Queen Elizabeth II: Longest serving monarch
On 9th September 2015, Queen Elizabeth II became the longest-reigning monarch in British history. On the date, she had been on the throne for almost sixty four years. At that time, she was eighty nine years old.
She surpassed the current record holder, her great-grandmother Queen Victoria, who was on the throne for 63 years 216 days.
You might admire the royal family or it may be that you think that the royals are an out-of-date establishment but whatever your thoughts,you’ll have to agree that this is a wonderful achievement. One worth celebrating, in fact.
But this won’t happen.Certainly not as far as the palace is concerned, anyway.
The queen, in common with her great-grandmother Victoria, has expressed the wish that there should be none of the British royal celebrations we have become accustomed to over the years.
Victoria received letters and telegrams from all over the world congratulating her one her milestone and she received them graciously, saying that she was grateful and moved by the correspondence.
But she felt that to make a fuss of the achievement was disrespectful of the former longest-serving monarch (her grandfather, George III) and it seems the queen today feels the same way about her predecessor.
There may well be celebrations organised by the public (you know what we Brits are like – any excuse for a party is a good one) but there will be no official celebrations, no formal parties or banquets, no commemorative merchandise that is authorised by the royal family.
A fine example to older people
The older I get myself, the more I admire what the queen does today and has done ever since she ascended to the throne. Even though she is approaching her nineties, she is remarkably active and bright.She invariably takes an interest in the people she meets – yes, after sixty three years of public engagements, she remains interested and alert. I’d be bored to tears.
For sixty three years she has entertained visiting dignitaries at posh banquets when I’m pretty sure that she would rather be curled up in front of the television with a slice of cake and a gin.
Usually accompanied by her husband, the Duke of Edinburgh (who was ninety four when she reached her milestone) she travels all over the world on state visits. I’m sure that her planes are fitted out far more wonderfully than those cramped cabins with crying babies that you and I have to tolerate but a long haul flight is a long haul flight, no matter how much you travel in style.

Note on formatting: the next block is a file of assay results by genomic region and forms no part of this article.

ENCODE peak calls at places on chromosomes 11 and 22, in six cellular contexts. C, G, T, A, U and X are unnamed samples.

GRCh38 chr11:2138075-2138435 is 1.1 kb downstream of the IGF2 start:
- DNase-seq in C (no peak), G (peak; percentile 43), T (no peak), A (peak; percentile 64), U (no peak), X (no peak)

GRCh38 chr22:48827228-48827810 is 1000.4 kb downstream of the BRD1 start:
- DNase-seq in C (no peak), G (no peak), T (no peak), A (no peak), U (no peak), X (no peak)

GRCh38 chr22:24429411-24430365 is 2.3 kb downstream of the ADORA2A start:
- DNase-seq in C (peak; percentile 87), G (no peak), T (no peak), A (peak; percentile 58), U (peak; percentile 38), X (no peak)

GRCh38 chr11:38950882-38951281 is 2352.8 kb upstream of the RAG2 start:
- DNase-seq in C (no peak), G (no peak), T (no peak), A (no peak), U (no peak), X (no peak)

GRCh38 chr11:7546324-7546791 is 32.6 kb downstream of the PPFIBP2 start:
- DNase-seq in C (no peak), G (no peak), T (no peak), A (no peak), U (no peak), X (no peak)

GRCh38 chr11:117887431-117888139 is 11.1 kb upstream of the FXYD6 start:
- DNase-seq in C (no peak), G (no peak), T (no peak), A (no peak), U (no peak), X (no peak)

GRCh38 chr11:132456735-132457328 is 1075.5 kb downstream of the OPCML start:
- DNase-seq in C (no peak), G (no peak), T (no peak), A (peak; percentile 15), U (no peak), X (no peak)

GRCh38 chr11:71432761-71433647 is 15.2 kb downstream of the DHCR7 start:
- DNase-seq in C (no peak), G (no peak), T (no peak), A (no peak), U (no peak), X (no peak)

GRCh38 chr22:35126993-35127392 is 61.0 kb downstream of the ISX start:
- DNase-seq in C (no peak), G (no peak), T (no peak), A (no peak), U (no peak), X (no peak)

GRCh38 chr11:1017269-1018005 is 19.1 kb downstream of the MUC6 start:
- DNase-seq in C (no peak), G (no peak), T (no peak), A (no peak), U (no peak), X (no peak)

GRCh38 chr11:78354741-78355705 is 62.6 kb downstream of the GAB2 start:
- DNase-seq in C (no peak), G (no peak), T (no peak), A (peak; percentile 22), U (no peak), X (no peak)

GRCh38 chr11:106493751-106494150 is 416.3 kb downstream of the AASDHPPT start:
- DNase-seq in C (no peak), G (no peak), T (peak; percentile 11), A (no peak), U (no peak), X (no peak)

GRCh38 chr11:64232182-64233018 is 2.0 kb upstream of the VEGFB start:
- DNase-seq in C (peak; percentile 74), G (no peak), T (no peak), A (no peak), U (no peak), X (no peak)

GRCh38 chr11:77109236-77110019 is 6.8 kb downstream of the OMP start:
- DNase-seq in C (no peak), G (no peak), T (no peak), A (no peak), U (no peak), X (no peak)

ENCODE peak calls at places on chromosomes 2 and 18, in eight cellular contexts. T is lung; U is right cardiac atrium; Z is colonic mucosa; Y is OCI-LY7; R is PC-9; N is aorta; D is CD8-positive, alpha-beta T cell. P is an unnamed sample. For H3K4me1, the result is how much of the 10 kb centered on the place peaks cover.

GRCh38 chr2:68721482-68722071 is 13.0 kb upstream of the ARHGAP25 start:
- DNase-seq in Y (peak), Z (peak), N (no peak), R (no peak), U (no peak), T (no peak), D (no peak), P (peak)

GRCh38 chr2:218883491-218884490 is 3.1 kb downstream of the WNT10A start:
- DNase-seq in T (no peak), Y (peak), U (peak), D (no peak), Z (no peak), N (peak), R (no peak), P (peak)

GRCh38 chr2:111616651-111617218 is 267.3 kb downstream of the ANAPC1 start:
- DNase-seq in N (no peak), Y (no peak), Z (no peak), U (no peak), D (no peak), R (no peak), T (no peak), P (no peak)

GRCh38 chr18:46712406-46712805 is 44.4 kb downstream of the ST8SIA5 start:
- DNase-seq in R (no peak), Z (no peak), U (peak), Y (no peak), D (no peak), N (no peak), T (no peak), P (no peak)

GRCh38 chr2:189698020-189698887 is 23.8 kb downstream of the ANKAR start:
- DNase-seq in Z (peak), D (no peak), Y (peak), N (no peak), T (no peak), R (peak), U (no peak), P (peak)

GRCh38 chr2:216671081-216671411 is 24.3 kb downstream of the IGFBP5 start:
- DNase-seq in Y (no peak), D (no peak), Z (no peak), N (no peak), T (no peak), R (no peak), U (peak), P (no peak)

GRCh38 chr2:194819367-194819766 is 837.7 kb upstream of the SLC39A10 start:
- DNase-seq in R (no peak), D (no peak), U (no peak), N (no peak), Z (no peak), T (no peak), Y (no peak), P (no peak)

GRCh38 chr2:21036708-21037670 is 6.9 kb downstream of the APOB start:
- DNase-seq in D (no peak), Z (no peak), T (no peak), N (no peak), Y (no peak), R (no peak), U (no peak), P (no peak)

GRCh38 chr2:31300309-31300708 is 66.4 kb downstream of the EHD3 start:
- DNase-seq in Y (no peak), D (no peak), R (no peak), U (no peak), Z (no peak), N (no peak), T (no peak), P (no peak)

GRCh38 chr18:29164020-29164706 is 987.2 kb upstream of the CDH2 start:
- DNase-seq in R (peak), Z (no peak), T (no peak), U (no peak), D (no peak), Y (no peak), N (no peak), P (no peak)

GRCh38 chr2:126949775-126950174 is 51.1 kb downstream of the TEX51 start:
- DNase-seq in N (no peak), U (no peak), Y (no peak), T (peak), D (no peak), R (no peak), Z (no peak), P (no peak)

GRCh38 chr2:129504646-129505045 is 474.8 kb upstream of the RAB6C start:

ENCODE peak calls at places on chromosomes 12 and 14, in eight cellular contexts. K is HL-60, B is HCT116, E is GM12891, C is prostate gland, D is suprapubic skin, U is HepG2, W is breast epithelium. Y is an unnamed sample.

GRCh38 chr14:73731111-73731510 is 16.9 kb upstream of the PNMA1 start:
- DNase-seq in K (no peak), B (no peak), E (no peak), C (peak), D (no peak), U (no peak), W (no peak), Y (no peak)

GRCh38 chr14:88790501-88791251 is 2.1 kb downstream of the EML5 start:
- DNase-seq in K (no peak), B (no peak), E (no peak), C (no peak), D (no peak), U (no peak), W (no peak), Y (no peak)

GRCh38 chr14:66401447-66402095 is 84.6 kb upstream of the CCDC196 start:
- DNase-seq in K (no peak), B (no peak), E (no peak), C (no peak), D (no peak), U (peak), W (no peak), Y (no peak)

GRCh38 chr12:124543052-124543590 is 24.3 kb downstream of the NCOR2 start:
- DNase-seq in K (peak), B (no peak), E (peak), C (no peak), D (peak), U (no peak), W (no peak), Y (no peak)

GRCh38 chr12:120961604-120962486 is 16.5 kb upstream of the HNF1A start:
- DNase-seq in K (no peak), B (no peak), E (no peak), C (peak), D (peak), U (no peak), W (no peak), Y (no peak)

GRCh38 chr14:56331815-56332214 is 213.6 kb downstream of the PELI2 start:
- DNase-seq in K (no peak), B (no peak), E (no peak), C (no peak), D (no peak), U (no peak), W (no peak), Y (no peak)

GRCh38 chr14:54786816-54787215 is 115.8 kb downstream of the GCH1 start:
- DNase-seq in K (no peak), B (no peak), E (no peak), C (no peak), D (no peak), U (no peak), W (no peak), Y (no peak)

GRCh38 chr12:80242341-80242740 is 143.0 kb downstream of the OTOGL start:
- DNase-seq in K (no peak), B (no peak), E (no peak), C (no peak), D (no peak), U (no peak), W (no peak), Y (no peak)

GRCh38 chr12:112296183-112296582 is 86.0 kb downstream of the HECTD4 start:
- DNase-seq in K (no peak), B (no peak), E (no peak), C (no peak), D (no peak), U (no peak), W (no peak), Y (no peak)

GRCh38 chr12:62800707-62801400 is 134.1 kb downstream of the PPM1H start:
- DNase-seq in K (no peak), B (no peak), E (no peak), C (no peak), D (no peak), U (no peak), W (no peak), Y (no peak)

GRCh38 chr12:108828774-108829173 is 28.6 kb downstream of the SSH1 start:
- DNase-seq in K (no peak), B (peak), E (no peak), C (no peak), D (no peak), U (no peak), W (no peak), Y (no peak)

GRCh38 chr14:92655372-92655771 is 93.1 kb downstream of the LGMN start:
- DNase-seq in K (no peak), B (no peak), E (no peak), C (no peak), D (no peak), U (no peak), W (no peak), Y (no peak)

When I get off the plane, bedraggled and grumpy, I don’t have people waiting to photograph me for the front pages of newspapers. I don’t have to look immaculate or smile nicely at boring people. The queen can’t relieve the boredom of air travel by overdoing the red wine (my usual habit) because she has to be bright and breezy, without a hair out of place, the minute she steps off the plane.
Never a foot wrong
The queen has been in the public eye ever since her uncle, Edward VIII, abdicated putting her father in the position of king, and then Elizabeth herself in the position of heir to the throne. Yet during all those years, she has never put a foot wrong to the best of my knowledge. She has never insulted anyone. There hasn’t been a whiff of scandal. She has been, in the words of the national anthem, ‘our gracious queen’.
It’s easy to forget too that she is also a mother, grandmother and great-grandmother. She hasn’t only had to put up with the state of the world but she has also had to wend her way though her own personal tragedies and those of her family.
Her father died when he was only in his fifties. Her younger sister died before her time. Her husband’s uncle was murdered. Gradually, she lost all her relatives including her dear mother. There was the Diana debacle. Three of her children went through divorces, two of them being very messy and public. The fourth child was often mentioned in the papers as being gay. The media frequently lambasted her and her family; they bugged their phones and recorded private calls that were made public. All her family were under permanent scrutiny. If her grandsons, quite normally for the teenagers they were then, got a little worse for wear in nightclubs, photographs and quotes were broadcast worldwide. Like many other parents and grandparents, she had to see one grandson going off to the battlefields of Afghanistan and another undertaking dangerous air-sea rescue work. Years before that, one of her sons had seen active duty in the Falklands War. Her daughter and a granddaughter were both injured in equestrian sports. One granddaughter was born prematurely and was lucky to survive. Her heir, Prince Charles, was often described as ‘loony’ because of his early concerns for the environment. Her personal home suffered extreme fire damage. These are just the tip of the iceberg.
And yet, to use a well-worn cliché, Queen Elizabeth remain at the helm of the ship, steering it into calm waters.
All this is without even touching on her role as an ambassador throughout the world. The queen has been through personal issues that would be enough to sap anyone’s strength and spirit. She must know that it’s likely that she will be a widow within the next ten years or so. She and Philip were married in 1947, before most of us were born. When the queen reaches her milestone, they will have been married for almost seventy years.
No matter what the palace says about there being no official celebrations for this event, I believe that it is something that everyone worldwide should give at least a passing thought.
It’s not necessarily about Queen Elizabeth. It’s celebration of older people everywhere. We’ll all be there one day – hopefully
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